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The Baltimore Sun

Harford council head questions new water and sewer rate schedule

Harford County Council President Billy Boniface said he pulled his support of a new water and sewer billing schedule because he wants to see a more comprehensive review of the fee structure.

The measure was originally introduced Jan. 3 but tabled by the council, and on Jan. 17, when Boniface announced he was withdrawing his support of the bill, noting that Harford County Executive David Craig was a co-sponsor.

Boniface and Councilman Joe Woods originally expressed concern about a proposal to charge higher water rates to homes with sprinklers.

"I've gotten to an impasse that I don't think I'm going to get past," Boniface said at the Jan. 17 meeting. "It still has time to be moved on Feb. 7, so the county executive, if he still wants to do the bill… he's going to have to get support for this one."

Unless the council takes bill up for a vote at its next meeting this Tuesday evening, the bill will die for lack of action.

Boniface explained last week he was mainly concerned with the fire readiness surcharge.

"It pays capital debt regardless of whether it has anything to do with sprinklers or not," he said Jan. 26, referring to the recent legislation mandating sprinklers in new buildings.

"Last year alone it produced $600,000 in revenue," he said. "Let's call it what it is. I mean, it doesn't have anything to do with a fire readiness surcharge… We are still charging our residents today for a fire readiness charge, and I don't think it's a lot, I think it's $15. But it's still supporting $600,000. Why do we need that?"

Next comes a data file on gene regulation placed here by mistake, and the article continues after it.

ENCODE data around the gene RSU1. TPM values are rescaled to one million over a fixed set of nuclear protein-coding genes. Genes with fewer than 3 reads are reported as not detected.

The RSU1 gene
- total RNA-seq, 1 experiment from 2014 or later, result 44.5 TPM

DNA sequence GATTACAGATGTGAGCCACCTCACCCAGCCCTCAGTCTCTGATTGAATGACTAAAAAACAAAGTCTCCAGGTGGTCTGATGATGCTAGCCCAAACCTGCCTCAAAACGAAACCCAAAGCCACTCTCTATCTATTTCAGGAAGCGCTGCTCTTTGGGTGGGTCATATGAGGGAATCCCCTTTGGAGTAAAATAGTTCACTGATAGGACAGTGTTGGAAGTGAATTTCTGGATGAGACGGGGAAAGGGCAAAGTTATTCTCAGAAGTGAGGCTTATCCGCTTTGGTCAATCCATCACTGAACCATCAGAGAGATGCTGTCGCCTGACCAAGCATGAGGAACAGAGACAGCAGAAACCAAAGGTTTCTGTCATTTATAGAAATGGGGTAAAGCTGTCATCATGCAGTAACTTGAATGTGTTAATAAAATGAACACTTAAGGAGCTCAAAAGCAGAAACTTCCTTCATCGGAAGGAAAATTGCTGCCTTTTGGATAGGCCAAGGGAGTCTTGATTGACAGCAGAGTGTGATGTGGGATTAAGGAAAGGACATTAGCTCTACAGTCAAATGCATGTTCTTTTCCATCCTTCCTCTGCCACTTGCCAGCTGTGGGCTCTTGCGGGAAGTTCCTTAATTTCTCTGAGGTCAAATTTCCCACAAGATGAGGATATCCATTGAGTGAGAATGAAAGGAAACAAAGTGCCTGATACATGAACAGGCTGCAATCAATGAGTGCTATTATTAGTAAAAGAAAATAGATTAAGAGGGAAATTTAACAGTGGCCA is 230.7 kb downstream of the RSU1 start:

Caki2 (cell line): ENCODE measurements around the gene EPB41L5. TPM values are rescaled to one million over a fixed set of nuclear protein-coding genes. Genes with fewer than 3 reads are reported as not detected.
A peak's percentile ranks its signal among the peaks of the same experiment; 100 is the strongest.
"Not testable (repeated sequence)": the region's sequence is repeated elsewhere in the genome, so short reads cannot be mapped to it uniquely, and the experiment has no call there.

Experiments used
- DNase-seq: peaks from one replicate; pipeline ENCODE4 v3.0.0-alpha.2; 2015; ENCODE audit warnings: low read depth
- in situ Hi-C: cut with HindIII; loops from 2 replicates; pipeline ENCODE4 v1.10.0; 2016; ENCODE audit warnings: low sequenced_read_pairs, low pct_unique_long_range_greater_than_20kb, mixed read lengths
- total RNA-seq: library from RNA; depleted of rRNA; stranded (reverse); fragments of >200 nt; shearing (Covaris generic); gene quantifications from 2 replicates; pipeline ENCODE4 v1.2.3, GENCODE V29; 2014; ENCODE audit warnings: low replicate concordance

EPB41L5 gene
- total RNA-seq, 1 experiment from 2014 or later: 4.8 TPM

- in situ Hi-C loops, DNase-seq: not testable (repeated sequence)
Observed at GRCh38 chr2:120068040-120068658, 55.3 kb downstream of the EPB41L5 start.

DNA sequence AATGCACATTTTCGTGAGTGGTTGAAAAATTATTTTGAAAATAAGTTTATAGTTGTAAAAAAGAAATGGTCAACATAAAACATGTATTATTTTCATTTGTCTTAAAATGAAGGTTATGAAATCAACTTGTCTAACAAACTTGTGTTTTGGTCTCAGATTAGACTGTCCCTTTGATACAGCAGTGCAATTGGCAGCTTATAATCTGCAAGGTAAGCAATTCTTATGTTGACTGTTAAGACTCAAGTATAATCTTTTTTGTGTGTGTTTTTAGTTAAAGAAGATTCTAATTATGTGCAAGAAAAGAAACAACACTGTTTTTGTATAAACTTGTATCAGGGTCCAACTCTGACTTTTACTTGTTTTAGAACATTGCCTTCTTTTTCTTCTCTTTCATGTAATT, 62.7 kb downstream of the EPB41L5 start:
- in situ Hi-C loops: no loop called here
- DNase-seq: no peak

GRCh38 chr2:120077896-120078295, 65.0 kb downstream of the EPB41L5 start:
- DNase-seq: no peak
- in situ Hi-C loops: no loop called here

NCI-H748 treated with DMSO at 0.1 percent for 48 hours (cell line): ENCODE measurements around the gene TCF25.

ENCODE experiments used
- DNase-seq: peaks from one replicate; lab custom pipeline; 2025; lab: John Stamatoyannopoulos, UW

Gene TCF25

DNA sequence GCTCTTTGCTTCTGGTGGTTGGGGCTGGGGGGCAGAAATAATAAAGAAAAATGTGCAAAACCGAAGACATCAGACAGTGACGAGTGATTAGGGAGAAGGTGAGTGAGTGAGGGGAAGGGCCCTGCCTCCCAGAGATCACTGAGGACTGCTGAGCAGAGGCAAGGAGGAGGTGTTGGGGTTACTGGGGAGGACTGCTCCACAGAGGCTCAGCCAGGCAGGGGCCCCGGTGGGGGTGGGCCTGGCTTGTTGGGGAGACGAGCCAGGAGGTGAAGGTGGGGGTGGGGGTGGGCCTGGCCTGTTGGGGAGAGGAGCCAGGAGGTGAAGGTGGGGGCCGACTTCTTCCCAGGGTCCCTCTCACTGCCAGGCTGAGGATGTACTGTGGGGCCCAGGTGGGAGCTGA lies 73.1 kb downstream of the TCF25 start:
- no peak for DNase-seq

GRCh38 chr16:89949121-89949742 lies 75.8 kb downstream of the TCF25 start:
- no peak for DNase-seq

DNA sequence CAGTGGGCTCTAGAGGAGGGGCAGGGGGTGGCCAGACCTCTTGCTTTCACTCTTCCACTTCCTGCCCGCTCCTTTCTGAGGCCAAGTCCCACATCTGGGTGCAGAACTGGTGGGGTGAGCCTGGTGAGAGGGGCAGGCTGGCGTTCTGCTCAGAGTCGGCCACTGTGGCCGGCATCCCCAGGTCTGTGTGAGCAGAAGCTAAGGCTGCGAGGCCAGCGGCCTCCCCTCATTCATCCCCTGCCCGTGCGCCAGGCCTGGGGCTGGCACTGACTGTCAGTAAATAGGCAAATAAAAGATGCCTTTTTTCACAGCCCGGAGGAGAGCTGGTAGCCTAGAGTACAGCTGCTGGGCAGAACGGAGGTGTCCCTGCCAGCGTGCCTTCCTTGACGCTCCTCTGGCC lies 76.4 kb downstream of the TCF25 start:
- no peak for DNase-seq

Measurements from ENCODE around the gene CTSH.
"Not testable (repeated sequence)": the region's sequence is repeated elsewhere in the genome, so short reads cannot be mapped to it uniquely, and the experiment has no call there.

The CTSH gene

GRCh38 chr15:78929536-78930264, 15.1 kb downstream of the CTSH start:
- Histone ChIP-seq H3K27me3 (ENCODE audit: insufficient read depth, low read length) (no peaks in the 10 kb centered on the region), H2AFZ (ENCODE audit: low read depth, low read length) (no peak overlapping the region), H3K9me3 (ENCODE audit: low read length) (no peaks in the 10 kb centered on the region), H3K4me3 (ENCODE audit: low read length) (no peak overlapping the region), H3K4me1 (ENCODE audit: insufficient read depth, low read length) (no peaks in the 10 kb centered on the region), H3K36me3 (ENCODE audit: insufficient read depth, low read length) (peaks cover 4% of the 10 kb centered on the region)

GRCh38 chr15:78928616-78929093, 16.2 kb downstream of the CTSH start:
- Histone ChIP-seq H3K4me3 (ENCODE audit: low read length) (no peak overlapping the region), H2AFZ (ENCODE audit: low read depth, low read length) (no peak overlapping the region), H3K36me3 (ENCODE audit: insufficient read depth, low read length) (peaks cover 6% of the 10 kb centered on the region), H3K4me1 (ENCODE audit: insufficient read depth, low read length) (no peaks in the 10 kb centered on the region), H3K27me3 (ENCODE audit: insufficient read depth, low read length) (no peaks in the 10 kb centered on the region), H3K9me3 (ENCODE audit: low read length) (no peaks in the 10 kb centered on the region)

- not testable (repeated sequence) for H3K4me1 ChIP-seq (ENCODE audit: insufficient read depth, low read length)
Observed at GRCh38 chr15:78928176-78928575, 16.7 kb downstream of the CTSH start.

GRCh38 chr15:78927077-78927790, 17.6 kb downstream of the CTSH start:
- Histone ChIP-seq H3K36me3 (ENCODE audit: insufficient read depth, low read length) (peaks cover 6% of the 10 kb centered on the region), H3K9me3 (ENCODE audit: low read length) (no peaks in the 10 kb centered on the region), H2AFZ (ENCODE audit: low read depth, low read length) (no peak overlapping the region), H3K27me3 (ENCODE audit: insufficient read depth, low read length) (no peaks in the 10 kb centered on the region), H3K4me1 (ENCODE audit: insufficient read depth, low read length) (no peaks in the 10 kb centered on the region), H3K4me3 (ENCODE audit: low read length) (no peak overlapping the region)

Although that surcharge has long been around, "they want to increase it and they want to keep doing it," he said. "If that charge wasn't charged, the sprinkler would still go off and you would still get charged for the water you use. It doesn't have anything to do with fire safety."

"I firmly believe, with the county executive, that the water and sewer fund has to be self-sufficient and pay for itself; by law it has to be. We both agree on where it needs to be, I just don't agree with how to get there, the methodology of how they are putting in some of these terms and requirements," Boniface said.

Boniface said it was his understanding the county executive would be sending new legislation dealing with other issues in the water and sewer fund, an enterprise account where revenue comes mainly from water and sewer user fees.

"[Craig] wants to keep moving forward with this bill," he said. "The ideal situation, in my mind, is to step back and look at all the fees… It's just good business to have everything on the table in front of you rather than making a decision in pieces."

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